|Presence of blood in the urine.
|Haemoptysis (or Hemoptysis)
|Expectoration (coughing up) of blood or of blood-stained spit from the bronchi, larynx, trachea, or lungs.
|The tuberculin test performed by driving six short needles into the skin (the dermis) through a drop of concentrated tuberculin by means of a spring-loaded ‘Heaf gun’.
|Studying cells and tissues at a microscopic level.
|Human immunodeficiency virus. The cause of HIV disease (below) and AIDS.
|The clinical features resulting from HIV infection ranging from no symptoms through increased susceptibility to common infections to the more serious stage of AIDS. HIV disease can now be treated (but not cured) with anti-viral drugs.
|Someone who has tested positive for HIV. HIV positive people are referred to on this site as people living with HIV (PLHIV).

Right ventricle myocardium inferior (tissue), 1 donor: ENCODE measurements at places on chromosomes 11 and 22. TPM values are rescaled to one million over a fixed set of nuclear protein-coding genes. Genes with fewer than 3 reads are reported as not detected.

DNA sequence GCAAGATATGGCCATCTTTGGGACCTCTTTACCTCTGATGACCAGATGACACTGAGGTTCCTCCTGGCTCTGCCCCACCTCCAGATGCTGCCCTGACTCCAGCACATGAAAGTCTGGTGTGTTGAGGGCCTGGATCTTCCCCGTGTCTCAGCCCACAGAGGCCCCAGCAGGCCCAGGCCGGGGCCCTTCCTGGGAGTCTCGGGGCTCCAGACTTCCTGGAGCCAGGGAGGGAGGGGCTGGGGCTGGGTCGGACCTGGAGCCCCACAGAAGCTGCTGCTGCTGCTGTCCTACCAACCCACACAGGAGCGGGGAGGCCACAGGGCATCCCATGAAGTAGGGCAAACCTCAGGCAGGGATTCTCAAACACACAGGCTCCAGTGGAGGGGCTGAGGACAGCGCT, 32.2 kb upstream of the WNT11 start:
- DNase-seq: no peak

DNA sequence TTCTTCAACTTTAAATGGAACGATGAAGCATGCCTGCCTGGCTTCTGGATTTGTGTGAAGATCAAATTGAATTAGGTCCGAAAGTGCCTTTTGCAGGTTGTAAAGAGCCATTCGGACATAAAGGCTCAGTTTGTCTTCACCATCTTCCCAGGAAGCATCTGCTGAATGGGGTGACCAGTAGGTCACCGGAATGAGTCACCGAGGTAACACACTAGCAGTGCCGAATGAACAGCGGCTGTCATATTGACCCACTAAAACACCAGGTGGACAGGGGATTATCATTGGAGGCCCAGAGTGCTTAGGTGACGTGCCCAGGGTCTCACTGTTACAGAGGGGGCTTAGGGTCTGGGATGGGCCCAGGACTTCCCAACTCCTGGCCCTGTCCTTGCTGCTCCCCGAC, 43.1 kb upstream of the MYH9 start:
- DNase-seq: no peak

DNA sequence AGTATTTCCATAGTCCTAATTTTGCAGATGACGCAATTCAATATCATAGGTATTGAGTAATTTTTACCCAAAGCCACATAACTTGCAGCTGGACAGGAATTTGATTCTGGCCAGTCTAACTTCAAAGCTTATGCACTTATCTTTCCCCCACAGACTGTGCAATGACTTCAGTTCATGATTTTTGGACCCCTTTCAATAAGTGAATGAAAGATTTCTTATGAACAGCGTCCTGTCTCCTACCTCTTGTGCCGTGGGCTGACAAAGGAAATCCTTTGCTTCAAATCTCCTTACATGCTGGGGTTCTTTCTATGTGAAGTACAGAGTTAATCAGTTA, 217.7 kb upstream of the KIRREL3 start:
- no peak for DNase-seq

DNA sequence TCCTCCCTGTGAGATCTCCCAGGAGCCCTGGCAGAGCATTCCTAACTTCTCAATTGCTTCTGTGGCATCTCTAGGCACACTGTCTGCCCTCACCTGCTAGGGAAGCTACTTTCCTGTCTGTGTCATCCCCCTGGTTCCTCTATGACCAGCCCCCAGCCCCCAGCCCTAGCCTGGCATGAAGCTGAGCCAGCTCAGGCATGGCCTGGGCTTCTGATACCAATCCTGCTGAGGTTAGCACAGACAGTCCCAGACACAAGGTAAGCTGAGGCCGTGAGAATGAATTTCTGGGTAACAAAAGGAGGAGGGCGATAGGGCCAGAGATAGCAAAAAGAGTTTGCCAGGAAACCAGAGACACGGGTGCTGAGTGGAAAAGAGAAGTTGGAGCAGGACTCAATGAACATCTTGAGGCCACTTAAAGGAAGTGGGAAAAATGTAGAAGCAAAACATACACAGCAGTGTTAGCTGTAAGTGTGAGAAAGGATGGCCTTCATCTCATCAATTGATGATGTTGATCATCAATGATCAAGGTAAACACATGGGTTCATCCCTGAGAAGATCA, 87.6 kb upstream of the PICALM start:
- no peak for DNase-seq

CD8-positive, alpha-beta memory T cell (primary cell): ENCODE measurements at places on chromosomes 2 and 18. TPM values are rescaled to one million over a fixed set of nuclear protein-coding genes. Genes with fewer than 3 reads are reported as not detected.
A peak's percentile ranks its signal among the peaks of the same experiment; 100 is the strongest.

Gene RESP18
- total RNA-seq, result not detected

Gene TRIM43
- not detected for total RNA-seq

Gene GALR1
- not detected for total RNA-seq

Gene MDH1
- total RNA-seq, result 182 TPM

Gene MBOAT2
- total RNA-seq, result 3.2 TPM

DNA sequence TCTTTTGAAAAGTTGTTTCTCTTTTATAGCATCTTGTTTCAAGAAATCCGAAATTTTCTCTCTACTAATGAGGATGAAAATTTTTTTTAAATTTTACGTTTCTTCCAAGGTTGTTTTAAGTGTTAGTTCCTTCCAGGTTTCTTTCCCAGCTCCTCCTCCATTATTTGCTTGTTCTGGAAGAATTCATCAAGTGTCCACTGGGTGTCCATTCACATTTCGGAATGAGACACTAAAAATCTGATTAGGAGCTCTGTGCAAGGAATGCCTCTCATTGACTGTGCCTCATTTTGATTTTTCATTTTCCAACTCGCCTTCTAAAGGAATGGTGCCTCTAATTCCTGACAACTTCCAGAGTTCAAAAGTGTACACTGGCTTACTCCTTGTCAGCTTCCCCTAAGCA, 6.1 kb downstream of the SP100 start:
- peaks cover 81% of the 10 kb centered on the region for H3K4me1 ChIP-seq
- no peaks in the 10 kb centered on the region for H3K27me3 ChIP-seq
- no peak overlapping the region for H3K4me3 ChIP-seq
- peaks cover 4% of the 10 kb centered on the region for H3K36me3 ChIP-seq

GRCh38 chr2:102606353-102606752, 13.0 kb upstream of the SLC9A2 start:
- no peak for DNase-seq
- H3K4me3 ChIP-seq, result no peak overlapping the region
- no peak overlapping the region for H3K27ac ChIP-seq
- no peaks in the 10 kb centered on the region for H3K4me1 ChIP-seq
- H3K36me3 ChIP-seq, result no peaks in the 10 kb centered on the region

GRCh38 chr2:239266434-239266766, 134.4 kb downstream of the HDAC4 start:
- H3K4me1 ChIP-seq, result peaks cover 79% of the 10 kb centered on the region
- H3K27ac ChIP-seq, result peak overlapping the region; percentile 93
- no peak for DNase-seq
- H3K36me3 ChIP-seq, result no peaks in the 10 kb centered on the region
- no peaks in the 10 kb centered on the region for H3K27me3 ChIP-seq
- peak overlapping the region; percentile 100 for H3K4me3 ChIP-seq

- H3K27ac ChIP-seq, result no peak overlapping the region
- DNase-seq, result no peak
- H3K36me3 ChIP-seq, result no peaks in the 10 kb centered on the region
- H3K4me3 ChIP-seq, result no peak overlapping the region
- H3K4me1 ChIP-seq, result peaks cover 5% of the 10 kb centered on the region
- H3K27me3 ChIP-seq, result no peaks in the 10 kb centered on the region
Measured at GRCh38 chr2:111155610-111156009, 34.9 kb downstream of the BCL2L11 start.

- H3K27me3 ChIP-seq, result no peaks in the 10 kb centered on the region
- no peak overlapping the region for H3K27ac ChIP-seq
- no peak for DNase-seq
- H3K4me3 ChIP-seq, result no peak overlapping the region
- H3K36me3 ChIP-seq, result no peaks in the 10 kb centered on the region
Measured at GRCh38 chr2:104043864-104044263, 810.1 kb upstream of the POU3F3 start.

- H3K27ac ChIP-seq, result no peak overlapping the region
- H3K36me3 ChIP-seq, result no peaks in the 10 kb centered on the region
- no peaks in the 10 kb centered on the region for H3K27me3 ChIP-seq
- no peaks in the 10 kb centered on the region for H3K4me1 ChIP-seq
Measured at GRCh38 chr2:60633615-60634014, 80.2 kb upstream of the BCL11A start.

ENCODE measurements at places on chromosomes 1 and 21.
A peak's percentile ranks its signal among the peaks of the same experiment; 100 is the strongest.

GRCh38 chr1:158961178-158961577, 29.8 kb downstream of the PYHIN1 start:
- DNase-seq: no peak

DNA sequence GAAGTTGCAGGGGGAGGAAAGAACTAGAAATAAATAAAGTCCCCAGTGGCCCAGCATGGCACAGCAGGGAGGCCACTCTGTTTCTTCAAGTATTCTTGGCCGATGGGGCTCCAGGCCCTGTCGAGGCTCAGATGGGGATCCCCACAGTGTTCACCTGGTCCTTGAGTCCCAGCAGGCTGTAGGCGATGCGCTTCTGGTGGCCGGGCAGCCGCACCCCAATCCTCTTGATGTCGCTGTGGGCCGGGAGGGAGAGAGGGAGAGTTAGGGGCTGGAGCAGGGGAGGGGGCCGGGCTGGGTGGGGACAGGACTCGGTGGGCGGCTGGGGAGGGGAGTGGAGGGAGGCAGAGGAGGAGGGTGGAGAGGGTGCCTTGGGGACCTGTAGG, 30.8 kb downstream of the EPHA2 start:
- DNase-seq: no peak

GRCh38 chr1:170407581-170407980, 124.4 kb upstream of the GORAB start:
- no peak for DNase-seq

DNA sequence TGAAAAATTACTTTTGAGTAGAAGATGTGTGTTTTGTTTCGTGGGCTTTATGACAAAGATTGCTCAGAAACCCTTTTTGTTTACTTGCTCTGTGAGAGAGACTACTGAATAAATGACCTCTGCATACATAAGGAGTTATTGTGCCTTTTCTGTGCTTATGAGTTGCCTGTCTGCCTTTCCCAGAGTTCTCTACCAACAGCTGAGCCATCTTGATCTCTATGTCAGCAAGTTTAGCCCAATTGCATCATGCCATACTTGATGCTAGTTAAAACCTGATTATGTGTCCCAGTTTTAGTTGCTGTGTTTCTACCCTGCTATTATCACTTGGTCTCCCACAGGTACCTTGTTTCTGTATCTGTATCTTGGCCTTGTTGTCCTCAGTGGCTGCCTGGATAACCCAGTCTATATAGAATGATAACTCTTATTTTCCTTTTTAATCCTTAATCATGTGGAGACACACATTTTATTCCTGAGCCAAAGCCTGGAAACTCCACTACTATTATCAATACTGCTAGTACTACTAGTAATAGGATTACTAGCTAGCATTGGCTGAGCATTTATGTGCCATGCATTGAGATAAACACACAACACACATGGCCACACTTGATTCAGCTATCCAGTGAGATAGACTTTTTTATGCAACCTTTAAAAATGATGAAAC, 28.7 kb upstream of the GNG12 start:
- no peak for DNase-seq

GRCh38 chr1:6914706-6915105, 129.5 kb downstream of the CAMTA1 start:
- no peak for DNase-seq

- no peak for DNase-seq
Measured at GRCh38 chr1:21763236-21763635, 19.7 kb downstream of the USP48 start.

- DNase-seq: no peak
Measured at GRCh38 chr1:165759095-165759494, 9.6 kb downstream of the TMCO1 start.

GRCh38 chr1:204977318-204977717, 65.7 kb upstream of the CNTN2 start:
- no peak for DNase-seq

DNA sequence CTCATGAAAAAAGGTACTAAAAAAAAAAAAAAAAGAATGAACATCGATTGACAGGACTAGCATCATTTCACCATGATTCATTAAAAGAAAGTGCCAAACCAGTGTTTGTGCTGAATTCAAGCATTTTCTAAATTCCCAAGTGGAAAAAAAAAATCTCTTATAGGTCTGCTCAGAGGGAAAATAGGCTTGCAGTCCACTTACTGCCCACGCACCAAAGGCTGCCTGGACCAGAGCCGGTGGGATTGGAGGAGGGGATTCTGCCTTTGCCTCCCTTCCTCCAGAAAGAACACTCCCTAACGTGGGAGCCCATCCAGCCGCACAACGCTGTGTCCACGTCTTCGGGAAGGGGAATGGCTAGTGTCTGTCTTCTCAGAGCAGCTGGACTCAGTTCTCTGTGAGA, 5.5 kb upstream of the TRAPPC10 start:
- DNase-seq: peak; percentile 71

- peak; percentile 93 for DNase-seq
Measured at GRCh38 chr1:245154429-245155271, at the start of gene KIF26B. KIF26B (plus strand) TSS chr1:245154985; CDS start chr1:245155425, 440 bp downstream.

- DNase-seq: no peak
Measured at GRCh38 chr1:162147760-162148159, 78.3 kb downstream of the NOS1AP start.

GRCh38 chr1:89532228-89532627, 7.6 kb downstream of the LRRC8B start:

|Hong Kong operation
|A radical operation to prevent and correct deformity in cases of spinal tuberculosis.
|Accumulation of cerebrospinal fluid in chambers (ventricles) within the brain. The pressure causes severe damage to the brain and, in infants with pliable skull bones, swelling of the head. It is a serious complication of tuberculous meningitis and requires surgical decompression by means of a valve.
|Abnormal enlargement of a kidney due to obstruction of the flow of urine.
|An immunological reaction that does more damage to the host than to the causative agent of the reaction.